Hedge funds' high fees are eating into returns and some of the investment pools provide less diversification than expected, Magaziner said last month when announcing the decision. Rhode Island will cut its hedge fund allocation to 6.5 percent from 15 percent. The state's current hedge fund assets are about $1.1 billion.
The majority of hedge fund redemptions are expected to be complete by the end of the fiscal year, the news release said.
Hedge fund investors pulled $28.2 billion from the industry in the third quarter, the most since the aftermath of the global financial crisis, according to Hedge Fund Research Inc. Hedge funds have been under pressure from investors critical of high fees and uninspired performance.
Rhode Island's stock-hedge funds lost 3.4 percent for the year ending Aug. 31, compared to a 2.83 percent gain for the HFRI Equity Hedge (Total) Index, according to the pension fund. By contrast, "real return" hedge funds, which are less volatile, have beaten a comparable HFRI index over three years 4.02 percent to 2.51 percent.]]>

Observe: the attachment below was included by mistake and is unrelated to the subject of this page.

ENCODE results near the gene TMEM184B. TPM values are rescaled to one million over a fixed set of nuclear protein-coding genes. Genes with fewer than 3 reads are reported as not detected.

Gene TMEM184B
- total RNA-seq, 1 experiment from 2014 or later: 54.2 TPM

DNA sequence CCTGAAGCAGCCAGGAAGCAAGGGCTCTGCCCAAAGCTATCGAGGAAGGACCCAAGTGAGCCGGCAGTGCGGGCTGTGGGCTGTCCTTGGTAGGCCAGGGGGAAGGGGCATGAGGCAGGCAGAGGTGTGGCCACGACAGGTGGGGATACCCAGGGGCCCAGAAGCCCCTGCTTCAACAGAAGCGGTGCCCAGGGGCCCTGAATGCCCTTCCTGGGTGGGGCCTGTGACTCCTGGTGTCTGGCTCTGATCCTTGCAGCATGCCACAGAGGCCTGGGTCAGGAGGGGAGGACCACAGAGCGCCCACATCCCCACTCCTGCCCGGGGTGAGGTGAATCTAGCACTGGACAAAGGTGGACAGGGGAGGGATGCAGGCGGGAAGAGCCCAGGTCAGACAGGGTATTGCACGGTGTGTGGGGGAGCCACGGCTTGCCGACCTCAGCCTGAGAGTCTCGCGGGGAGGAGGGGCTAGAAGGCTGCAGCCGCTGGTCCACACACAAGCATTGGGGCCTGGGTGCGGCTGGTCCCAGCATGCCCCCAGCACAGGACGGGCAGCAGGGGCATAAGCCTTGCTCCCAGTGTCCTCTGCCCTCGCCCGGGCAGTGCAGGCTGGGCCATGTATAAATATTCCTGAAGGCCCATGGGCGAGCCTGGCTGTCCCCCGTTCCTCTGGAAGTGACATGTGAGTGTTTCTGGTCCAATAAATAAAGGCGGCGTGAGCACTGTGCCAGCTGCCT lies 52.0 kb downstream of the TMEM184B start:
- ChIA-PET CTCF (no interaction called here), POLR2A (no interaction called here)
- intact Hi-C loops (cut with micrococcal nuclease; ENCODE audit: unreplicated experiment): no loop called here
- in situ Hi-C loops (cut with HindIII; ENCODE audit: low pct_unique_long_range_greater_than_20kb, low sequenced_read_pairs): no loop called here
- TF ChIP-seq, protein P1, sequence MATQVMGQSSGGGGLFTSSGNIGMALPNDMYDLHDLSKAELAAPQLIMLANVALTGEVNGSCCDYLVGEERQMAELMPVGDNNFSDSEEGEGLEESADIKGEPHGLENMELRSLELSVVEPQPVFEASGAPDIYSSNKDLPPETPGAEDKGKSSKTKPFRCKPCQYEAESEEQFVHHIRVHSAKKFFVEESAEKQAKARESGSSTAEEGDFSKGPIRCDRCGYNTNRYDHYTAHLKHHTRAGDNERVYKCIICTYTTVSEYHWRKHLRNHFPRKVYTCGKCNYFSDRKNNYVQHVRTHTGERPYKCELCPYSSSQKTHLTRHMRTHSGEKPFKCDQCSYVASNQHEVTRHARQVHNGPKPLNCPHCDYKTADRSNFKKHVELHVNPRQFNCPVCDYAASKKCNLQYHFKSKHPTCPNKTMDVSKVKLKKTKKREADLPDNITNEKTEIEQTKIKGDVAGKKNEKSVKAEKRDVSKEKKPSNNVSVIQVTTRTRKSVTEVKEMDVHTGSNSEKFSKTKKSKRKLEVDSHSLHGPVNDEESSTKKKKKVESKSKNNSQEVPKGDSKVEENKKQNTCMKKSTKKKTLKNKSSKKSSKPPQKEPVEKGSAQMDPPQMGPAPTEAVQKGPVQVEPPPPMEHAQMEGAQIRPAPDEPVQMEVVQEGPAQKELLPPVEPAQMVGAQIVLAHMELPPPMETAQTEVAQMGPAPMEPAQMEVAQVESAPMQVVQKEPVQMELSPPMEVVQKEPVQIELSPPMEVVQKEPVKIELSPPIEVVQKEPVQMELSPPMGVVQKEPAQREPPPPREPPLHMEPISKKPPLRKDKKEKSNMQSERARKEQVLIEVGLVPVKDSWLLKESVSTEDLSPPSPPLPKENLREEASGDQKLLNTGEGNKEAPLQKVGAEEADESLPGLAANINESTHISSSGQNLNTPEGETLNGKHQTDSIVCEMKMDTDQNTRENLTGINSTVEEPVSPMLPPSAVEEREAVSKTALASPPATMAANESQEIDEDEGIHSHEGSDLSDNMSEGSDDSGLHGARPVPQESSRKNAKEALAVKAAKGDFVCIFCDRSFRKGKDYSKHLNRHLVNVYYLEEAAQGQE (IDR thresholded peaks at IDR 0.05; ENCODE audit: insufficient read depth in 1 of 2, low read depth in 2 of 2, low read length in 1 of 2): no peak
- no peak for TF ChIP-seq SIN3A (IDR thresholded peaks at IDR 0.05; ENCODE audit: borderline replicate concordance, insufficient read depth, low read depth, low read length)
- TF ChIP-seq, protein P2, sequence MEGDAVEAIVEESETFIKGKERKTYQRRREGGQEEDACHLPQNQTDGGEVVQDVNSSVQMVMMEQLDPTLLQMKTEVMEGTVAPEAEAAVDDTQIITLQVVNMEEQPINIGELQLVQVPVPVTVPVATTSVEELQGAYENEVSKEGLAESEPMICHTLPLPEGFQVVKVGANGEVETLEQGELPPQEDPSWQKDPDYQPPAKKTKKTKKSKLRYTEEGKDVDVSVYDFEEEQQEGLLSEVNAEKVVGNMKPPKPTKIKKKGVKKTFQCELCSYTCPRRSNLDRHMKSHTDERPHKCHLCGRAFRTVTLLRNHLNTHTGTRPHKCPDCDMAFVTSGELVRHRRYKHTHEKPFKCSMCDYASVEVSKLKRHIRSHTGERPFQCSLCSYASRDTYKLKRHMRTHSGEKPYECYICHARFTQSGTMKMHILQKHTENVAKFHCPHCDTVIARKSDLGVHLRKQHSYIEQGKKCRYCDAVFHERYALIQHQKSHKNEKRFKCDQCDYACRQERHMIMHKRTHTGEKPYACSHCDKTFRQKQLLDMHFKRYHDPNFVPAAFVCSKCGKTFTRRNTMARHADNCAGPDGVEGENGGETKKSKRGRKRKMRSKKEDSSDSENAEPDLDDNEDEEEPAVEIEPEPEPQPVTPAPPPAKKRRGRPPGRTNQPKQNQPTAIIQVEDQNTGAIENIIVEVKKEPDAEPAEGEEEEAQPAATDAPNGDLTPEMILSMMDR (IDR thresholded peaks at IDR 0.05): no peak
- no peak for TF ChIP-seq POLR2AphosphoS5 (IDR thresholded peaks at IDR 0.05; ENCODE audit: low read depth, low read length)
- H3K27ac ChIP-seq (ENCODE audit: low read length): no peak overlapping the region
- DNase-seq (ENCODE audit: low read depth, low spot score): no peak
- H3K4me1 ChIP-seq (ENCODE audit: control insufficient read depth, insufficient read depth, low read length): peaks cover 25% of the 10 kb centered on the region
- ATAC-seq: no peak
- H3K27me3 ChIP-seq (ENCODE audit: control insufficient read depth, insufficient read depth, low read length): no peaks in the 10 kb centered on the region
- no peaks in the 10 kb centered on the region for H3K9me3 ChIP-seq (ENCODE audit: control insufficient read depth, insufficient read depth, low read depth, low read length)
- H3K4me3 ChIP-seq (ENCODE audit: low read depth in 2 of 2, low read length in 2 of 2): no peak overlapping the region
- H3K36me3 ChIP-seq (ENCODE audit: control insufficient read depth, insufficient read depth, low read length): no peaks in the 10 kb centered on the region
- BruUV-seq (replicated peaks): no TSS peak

Bookings for non-military capital goods excluding aircraft dropped 1.2 percent, erasing a 1.2 percent August gain that was stronger than previously reported, Commerce Department data showed Thursday. The median forecast of economists surveyed by Bloomberg called for a 0.1 percent drop. Demand for all durable goods eased 0.1 percent.
Business investment remained slow in the third quarter as moderating demand and weakness overseas prompted companies to hold back. Even with stability in the oil sector, an inventory correction and growth in consumer spending, manufacturing will probably see little more than a gradual improvement.
"Business investment has been mired in a slump for more than a year and there's nothing in these numbers to suggest it's about to break out," said Omair Sharif, senior U.S. economist at Societe Generale in New York. "It'll still be a small drag on third-quarter growth."